Unwritten exceptions are normal, and legitimate. It’s well established legal precedence that enforcement of the law is mostly discretionary, except where the law explicitly prescribes action. Even violent felonies (see Warren vs. District of Columbia), although ignoring that may be legal, there is a heinous failure of a moral duty in such cases.

          I see police ignore minor speeders, California stops, and jaywalkers all the time. Discretion based on actual harm still accomplishes the intent of the law without stooping to pettiness.

          I don’t read the minds of the bureaucrats, nor do I have to. Pettiness is not a state of mind. It is an assessment of significance.

  • cececole

    Just amend that part of the code to specifically exclude Little Free Libraries. Problem solved. Actually, that is what happened. He was granted a temporary exemption and the LFL is open for business (and getting lots of donations it seems).

    • Linebyline

      Help Spencer work with Leawood, Kansas to amend its city code to allow Little Free Libraries!

      (From the Facebook page)

      Nice to know that common sense can still prevail. Thanks be to God through our Lord Jesus Christ! May Spencer’s efforts continue to bear fruit.

  • Morris

    Legal positivism is a major scourge of our existence that people tend to overlook because they’ve been taught to bow down before “the law”.

    “It will be of little avail to the people that the laws are made by men of their own choice if the laws be so voluminous that they cannot be read, or so incoherent that they cannot be understood; if they be repealed or revised before they are promulgated, or undergo such incessant changes that no man who knows what the law is today can guess what it will be tomorrow. Law is defined to be a rule of action; but how can that be a rule which is little known, and less fixed?” – James Madison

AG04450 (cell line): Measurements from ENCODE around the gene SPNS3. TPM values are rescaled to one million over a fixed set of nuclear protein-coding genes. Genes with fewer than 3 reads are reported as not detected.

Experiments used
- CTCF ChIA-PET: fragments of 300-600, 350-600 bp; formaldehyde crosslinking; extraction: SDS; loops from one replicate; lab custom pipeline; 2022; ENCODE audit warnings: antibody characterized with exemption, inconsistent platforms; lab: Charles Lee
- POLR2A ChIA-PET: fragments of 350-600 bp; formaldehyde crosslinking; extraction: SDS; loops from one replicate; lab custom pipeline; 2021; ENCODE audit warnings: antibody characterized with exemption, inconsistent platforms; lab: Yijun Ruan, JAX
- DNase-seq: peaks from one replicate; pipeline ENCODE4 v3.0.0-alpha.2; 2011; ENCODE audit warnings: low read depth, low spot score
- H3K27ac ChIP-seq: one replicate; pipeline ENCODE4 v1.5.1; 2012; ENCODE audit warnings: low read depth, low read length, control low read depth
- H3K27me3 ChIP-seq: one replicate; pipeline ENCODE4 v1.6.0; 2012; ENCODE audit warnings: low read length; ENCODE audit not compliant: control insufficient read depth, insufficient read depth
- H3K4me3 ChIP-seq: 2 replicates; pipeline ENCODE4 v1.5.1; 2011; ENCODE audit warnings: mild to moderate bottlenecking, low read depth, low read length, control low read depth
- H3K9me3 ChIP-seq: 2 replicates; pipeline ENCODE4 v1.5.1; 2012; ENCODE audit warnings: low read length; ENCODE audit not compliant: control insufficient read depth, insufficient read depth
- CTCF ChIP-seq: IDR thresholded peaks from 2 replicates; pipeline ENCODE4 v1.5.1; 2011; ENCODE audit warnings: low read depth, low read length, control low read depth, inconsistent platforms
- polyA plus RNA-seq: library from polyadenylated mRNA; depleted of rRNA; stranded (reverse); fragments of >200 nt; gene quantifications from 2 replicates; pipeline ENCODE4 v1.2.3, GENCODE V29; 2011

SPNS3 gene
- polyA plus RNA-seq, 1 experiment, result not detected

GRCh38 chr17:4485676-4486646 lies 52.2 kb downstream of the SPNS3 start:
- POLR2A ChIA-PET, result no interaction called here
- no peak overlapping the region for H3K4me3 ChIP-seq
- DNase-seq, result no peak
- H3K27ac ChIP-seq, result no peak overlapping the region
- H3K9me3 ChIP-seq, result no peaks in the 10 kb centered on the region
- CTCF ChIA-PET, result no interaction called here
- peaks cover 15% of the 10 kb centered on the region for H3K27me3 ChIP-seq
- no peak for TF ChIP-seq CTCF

• Rosemarie


      Wow, Madison described Obamacare to a T.

      Back to the subject, though; if they have a problem with that little structure, do they also ban treehouses or birdhouses?

  • Dave G.

    Fact is, this sort of thing has been going on for decades. I remember, before I was in high school, a story that the adults were buzzing about. A group of kids got together and tried to make an impromptu sports park out of an abandoned lot near a higher end neighborhood. Neighbors were afraid it might bring in trouble makers and hurt their neighborhood’s ‘prestige’. Some zoning law or something of the sort was used to drive the kids away. I remember many adults then ticked off about it. I mention it being before I was in high school because that would put the incident at around the late 70s. I don’t know if this began then or not. But this approach to petty enforcement has been going on for some time and probably says more about out society than our laws.